Independent studio Lions Gate Entertainment just closed a massive $4.4 billion deal to buy premium cable network Starz.

The deal, between the network that brings you “Outlander” and the studio that brought you the “Hunger Games” movies and “Mad Men” has been rumored for more than a year and is yet another example of the ranks-closing in the TV industry as everyone tries to figure out how to make the most money from making things people want to watch.

And like any deal, there will be winners and losers:

Winner: Starz

Despite making giant strides in the last couple years, thanks to shows like “Power” (produced by CBS Television Studios) and “Outlander” (produced by Sony), the network is still battling the perception that it’s the redheaded stepchild of premium cable. Starz now has a direct pipeline to everything Lionsgate produces, or has produced in the past. Theoretically, this means all those back seasons of “Mad Men” could end up on Starz, rather than their current home on Netflix.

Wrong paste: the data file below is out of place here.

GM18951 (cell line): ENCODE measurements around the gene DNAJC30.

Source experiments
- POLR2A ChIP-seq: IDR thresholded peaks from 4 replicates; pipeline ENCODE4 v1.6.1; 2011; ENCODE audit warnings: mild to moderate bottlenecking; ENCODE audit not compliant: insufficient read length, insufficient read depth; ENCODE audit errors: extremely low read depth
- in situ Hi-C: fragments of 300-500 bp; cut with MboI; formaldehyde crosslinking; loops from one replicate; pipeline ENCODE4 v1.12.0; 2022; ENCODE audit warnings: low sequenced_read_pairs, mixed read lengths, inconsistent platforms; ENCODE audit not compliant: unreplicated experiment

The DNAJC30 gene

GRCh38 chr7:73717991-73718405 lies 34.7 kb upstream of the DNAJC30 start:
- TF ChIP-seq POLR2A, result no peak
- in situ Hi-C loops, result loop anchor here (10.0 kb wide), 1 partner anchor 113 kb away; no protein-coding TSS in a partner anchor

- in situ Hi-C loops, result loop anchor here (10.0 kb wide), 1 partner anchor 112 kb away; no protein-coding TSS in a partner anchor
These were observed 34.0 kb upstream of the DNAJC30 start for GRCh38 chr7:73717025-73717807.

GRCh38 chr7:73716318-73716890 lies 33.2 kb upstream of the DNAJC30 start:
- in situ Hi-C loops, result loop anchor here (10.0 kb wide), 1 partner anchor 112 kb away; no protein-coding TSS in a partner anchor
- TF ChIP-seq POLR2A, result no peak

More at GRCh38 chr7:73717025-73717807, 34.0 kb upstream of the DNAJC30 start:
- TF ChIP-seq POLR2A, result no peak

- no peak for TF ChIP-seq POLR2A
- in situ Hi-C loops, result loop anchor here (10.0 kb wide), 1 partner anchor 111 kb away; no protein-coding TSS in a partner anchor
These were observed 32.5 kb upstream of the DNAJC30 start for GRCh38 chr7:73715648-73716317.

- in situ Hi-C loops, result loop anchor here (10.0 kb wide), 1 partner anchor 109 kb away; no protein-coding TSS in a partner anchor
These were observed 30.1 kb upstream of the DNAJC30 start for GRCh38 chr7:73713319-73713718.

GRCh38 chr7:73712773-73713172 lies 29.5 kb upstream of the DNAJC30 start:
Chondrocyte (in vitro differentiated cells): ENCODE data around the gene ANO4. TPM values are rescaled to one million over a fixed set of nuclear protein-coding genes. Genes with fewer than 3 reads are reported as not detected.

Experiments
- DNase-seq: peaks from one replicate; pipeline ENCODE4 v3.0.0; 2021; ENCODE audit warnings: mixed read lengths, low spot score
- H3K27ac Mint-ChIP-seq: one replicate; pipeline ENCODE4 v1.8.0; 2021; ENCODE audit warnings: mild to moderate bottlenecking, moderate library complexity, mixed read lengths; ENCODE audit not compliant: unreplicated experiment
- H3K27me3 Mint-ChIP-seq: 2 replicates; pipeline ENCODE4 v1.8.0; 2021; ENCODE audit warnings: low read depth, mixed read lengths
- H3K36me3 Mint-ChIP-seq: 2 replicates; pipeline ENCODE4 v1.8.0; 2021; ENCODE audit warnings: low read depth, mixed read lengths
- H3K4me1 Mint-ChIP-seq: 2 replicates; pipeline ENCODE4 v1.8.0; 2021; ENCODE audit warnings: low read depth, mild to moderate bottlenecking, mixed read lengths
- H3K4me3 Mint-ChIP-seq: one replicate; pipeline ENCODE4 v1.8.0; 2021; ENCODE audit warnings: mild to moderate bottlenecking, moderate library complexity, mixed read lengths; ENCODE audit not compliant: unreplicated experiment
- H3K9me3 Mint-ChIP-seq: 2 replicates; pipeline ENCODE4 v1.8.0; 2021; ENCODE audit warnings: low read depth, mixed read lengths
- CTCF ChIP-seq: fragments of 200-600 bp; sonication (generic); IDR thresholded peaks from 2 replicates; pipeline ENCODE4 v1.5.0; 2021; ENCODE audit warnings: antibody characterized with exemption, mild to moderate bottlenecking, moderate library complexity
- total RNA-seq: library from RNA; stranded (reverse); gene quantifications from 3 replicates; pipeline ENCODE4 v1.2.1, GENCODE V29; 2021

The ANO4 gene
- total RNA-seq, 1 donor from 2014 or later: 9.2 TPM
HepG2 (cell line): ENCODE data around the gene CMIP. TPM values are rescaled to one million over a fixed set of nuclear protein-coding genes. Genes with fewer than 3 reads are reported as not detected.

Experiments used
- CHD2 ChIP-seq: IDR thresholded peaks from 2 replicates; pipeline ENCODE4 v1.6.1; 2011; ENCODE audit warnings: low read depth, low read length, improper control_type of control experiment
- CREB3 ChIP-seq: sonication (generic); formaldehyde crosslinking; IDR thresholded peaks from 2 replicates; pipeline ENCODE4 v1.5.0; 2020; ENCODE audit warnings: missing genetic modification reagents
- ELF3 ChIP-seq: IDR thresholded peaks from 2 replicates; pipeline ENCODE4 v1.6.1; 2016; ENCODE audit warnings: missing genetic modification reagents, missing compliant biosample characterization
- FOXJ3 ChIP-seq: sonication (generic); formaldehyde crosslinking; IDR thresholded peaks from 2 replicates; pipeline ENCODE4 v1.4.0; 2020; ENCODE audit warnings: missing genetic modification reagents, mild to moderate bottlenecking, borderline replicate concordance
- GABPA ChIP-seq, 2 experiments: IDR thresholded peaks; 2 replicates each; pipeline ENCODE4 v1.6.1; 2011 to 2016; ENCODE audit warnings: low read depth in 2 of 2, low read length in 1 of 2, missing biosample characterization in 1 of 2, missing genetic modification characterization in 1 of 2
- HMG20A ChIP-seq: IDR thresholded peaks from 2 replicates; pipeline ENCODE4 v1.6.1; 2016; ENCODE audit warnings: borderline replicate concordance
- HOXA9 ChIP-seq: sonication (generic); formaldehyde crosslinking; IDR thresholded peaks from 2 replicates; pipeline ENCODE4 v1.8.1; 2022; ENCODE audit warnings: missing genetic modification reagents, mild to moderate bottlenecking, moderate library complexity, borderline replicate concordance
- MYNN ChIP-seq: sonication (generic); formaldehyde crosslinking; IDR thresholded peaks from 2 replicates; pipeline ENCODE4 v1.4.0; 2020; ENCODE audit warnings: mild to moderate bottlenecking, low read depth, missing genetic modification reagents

Loser: Netflix

Lionsgate produces “Orange Is the New Black,” one of Netflix’s crown jewels. It isn’t suddenly going to pull the show from Netflix; nor will it stop selling shows to the streaming giant. But with Netflix’s emphasis on its show purchases including global distribution rights (taking away the studio’s ability to sell international rights in piecemeal fashion), it might now be more attractive for Lionsgate to simply sell to itself more often than not, and to give the movies it produces to Starz.

Winner: Cord-Cutters

Starz has been available as an internet-only offering for about six months now, tacked on to an Amazon Prime subscription for $8.99 a month. The Lionsgate deal will theoretically add more movies and shows to the library available.

Loser: Sony

Sony is one of the few TV-making studios not associated with a network — a la Universal and NBC, CBS Television Studios and CBS, FX Productions and FX. Being a free agent is great, particularly when the shows you produce end up being some of the highest-rated ones on TV. You get U.S. networks to pay for your shows, then make buckets of money selling the rights internationally. But having a ready-made home for your shows is also nice, as Lionsgate is discovering, and while the risks are greater for producing in-house, the rewards can be even greater, which is why more and more networks are concentrating on developing their own shows.

In response, Sony has been betting on the future by creating and feeding streaming network Crackle, but the free, ad-supported service has yet to truly take off in the same way that, say, Hulu has.